“I’m trying to reach Gabriel,” Miyuki said sternly, all business. “A call for help, but there is too much interference.”
Karen was surprised at Miyuki’s resourcefulness. “What if you were nearer the entrance?”
Miyuki glanced toward the opening. “That might help,” she said.
Briefly illuminated by the computer screen’s glow, Karen’s eye again caught on the ruby-eyed altar serpent. It was similar to the rendering on their attacker’s arm. Was there some connection? But how? The pyramid had been submerged for centuries in these waters.
Miyuki had moved closer to the entrance, with Karen beside her. The flow of kerosene now trailed into the chamber. Karen peered out and saw the canister on its side. No men were in sight, but she could still hear them. Tilting her head, she listened. They were singing—or perhaps chanting.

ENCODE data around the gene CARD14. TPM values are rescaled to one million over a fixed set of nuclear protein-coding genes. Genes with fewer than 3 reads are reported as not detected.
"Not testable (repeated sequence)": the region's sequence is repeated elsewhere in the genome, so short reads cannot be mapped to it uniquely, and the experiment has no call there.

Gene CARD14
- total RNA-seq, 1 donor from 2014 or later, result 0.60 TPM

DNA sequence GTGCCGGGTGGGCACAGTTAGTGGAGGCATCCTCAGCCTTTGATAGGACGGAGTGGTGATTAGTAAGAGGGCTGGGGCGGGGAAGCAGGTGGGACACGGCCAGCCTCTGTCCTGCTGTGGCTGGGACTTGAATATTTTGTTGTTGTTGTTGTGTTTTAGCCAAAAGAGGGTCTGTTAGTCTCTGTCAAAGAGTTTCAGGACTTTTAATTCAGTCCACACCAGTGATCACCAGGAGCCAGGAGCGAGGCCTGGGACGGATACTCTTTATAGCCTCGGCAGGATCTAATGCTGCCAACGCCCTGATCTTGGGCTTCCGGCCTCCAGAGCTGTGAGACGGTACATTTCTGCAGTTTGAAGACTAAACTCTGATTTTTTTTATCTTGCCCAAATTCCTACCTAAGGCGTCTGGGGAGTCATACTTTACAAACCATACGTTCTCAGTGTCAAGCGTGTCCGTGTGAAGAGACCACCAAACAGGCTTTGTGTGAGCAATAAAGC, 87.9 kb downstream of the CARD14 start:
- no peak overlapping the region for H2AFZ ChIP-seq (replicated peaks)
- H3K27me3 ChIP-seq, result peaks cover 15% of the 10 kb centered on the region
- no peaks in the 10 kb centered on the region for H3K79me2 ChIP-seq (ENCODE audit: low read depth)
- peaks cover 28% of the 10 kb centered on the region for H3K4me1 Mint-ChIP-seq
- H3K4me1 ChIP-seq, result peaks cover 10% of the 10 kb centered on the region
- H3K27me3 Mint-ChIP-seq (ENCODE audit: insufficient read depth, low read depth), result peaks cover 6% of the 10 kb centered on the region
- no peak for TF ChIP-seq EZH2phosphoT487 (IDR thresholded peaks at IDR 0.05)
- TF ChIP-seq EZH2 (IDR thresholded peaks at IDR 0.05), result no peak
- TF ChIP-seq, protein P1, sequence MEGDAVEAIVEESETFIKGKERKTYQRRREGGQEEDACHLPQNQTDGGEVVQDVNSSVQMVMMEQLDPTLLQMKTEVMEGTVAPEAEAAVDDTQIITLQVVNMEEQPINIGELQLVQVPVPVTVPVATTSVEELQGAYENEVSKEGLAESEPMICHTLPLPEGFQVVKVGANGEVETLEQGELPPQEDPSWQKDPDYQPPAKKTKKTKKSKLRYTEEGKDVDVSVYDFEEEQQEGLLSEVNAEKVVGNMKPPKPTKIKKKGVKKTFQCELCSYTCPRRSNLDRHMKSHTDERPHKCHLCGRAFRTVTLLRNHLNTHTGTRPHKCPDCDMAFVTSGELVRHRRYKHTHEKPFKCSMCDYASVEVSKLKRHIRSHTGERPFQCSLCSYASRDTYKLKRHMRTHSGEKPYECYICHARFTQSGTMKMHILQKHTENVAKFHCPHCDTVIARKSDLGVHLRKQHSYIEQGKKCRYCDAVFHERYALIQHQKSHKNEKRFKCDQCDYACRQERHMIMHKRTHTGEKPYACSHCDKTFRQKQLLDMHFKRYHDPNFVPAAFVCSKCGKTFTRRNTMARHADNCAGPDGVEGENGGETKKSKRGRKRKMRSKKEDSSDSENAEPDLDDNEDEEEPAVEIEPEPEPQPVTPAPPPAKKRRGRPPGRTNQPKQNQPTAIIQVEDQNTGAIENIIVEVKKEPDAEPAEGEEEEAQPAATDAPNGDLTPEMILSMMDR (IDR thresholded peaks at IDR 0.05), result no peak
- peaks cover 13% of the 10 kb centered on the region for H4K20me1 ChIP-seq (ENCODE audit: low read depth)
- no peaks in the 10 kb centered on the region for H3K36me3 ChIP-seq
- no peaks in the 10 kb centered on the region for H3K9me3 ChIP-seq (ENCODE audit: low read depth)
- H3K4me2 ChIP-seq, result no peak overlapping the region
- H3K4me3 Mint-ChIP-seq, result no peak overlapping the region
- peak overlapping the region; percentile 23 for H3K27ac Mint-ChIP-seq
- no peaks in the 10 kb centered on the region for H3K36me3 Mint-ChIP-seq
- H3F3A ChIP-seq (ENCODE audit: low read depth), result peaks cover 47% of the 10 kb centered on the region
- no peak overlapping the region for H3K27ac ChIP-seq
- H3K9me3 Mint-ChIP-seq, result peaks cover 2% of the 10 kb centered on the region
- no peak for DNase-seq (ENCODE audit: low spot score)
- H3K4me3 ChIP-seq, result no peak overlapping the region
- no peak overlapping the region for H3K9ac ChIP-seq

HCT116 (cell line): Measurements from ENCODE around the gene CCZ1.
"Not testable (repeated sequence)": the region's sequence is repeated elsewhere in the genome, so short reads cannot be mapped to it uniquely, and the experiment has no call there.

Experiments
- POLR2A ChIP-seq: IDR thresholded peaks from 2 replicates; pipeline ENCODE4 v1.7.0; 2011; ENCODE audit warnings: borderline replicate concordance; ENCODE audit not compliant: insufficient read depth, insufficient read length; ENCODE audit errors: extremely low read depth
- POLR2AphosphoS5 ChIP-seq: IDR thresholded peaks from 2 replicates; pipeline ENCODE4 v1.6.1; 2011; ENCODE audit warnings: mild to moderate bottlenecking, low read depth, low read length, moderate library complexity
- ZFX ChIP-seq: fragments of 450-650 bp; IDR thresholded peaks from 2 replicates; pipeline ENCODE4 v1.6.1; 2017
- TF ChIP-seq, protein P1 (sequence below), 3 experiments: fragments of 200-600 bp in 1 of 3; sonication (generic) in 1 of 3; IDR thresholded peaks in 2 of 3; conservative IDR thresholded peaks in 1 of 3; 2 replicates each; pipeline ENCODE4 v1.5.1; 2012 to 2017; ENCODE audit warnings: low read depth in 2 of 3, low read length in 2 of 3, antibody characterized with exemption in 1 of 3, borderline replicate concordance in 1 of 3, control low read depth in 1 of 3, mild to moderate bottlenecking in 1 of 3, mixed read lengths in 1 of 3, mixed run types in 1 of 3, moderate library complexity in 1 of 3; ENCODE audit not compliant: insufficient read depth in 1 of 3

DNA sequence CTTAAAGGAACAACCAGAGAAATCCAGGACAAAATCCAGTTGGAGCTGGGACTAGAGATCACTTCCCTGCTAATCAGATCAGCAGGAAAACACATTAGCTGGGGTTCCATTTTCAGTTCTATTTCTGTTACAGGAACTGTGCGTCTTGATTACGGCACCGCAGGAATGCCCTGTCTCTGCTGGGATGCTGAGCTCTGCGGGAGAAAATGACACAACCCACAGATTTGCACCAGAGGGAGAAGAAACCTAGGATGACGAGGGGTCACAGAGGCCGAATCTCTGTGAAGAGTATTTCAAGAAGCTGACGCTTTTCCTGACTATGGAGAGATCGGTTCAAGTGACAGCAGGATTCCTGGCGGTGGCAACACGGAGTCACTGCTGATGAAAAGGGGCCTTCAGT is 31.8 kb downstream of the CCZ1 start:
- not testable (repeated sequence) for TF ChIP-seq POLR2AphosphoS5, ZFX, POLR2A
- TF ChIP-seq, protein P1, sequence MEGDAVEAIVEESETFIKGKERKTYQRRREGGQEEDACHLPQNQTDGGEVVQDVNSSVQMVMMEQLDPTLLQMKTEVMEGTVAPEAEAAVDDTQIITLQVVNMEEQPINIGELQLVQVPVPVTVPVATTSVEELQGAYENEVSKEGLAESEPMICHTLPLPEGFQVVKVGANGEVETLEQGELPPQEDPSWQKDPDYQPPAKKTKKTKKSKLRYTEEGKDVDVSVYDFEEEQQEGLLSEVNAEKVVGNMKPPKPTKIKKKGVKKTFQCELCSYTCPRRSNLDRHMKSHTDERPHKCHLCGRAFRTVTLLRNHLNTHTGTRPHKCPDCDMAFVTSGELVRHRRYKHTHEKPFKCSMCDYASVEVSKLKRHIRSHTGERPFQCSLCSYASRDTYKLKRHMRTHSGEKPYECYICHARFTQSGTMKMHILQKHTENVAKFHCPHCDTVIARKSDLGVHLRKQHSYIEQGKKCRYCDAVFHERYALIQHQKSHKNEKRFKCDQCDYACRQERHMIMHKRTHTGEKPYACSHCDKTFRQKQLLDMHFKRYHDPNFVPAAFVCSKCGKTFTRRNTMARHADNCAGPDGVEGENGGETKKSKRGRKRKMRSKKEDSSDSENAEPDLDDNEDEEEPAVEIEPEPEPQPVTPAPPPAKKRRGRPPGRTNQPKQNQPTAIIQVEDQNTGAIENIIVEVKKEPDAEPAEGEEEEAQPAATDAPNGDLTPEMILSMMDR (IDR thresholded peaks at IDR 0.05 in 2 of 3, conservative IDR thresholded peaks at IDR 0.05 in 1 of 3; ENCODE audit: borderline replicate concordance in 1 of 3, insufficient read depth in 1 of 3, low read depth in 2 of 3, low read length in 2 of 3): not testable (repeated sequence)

Shivering, she gestured to Miyuki. “Hurry.”
Her friend knelt into the stream of flammable liquid, her hands trembling. She dropped to her belly, extending her computer to arm’s length down the tunnel, seeking a wireless signal. “I can barely see the screen.”
“Just try. We have to—”
“Good afternoon, Professor Nakano.” Gabriel’s voice seemed explosively loud.
Miyuki froze, sprawled in the stream of kerosene. “Gabriel?”
“I am continuing to collect and correlate your data. May I be of additional assistance?”
The singsong chanting continued uninterrupted from beyond the tunnel. Their conversation had not been heard.
“Can you pick up our location?”
“Of course, my GPS is working perfectly, Professor Nakano.”
“Then please contact the Chatan authorities. Tell them we are under assault by looters at this location.”